“A concept is a brick. It can be used to build a courthouse of reason. Or it can be thrown through the window.”
I often have to wonder if the media of the western democracies spends more time watching what’s going on in its own countries, or what’s going on in Russia. Because the minute something goes down in Russia, the western media is on it like a fox on a mouse, like Rush Limbaugh on an unsupervised cheeseburger. And the first question the western media asks itself as it’s putting the story together for its audience of desperate housewives, harassed junior executives and the great amorphous trusting blob of the workforce is, “How are we going to spin this so the Russians sound like the shitheels of the universe?”
You certainly don’t have to take my word for it: how many times, just in the last decade, has the west – represented for the purposes of its values by its media – discovered a sudden espoused camaraderie and good fellowship for rebels, elsewhere than in the western democracies themselves? The west loved them some Syrian rebels so much it did not even notice they were offshoots of the same group that drove airliners into the World Trade Center in 2001. One man’s terrorist is another man’s Swiss Army knife – it just depends on the situation. And terrorists – oops; I meant, “moderate rebels” – are often very useful for stirring up trouble in countries the west has made enemies of through its pigheaded behavior, prejudice and general assholery.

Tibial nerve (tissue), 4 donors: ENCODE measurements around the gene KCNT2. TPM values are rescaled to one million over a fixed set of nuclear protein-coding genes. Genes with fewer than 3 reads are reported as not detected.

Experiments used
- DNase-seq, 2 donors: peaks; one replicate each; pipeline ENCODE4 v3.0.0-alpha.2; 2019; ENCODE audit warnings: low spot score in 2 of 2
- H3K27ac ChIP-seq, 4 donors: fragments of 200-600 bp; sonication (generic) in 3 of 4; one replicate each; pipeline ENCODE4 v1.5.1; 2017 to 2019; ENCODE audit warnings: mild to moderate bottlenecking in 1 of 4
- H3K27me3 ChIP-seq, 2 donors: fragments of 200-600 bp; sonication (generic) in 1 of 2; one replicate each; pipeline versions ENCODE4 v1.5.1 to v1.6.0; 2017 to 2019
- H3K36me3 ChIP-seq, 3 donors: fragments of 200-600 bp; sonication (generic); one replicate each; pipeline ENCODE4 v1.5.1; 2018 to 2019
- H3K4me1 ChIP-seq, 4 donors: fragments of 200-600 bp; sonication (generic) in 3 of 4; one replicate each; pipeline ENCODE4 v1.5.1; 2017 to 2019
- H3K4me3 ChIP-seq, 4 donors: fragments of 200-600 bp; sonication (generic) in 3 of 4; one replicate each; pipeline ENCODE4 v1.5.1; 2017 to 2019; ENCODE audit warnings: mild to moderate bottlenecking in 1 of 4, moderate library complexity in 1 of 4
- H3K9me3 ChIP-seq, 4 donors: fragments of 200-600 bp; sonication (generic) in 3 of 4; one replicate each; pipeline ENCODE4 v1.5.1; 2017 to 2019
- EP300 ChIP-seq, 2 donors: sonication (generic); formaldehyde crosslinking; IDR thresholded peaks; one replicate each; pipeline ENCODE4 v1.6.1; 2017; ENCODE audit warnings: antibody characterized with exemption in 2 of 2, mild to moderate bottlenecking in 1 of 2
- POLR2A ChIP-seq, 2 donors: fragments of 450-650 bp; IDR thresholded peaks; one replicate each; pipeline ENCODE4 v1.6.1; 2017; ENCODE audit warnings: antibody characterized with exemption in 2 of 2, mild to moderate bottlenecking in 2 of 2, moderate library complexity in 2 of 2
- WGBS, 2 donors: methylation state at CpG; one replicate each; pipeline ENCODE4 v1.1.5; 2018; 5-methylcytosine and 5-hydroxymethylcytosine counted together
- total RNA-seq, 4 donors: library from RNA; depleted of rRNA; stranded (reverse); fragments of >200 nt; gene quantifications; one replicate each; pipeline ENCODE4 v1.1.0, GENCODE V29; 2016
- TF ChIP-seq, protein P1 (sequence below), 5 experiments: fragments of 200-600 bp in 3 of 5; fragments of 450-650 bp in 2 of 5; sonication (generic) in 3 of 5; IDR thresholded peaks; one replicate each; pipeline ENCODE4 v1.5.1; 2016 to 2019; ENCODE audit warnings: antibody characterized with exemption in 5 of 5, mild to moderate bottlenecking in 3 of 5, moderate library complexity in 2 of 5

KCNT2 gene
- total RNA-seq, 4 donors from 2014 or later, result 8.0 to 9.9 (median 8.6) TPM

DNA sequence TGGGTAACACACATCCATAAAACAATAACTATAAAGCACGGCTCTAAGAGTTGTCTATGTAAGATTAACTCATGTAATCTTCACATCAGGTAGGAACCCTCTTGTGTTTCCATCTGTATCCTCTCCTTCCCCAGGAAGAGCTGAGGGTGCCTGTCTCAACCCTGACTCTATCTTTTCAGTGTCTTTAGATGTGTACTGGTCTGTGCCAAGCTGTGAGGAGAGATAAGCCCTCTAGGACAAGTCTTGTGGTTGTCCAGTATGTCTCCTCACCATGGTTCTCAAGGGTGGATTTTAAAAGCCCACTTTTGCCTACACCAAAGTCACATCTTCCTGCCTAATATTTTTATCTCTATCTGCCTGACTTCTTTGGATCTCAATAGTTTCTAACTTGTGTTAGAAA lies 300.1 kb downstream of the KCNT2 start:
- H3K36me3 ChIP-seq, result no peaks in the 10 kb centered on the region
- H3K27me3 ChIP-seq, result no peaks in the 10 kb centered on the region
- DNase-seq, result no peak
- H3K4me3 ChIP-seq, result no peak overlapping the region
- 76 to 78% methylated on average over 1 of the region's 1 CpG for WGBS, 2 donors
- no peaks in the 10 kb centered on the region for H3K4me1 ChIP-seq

Consider the recent and convenient example of the arrest, trial and sentencing of the Russian group calling itself – or being referred to in the news as – Network. I’ve selected coverage by The Guardian, but western reporting on the group and its tribulations at the iron hand of monolithic Moscow is pretty uniformly on the side of those poor boys, so misunderstood. Let’s take a look – everyone’s outrage filters set to maximum? Let’s go.
Right out of the gate, the British newspaper labels the group “Anti-fascists” rather than anarchists, although they refer to them as anarchists in the body of the article; this is targeted at ‘busy’ people who only skim headlines, and the message is that if you don’t support the accused, you like fascism. Is the Russian government fascist? It might be helpful to look at the definition.
Fascism: a political system based on a very powerful leader, state control, and being extremely proud of country and race, and in which political opposition is not allowed.
Well, that basically tells me nothing, since barring the final parameter, it sounds like every government that has ever been – let’s look at the current British government, captained by the blonde buffoon, Boris Johnson. Is he a very powerful leader? He certainly thinks he is, and he managed to take the United Kingdom out of the European Union albeit nearly half his electorate was vigorously opposed to it. That sounds powerful enough to me – and what kind of a ridiculous qualifier is that, anyway? What leader of what government is going to suggest he is a milquetoast rather than a powerful leader? Christ, Juan Guaido figures he is a powerful leader, and he’s head of a government that doesn’t even have a country. Next! Continue reading “I Heart Anarchists, by T.H.E. West”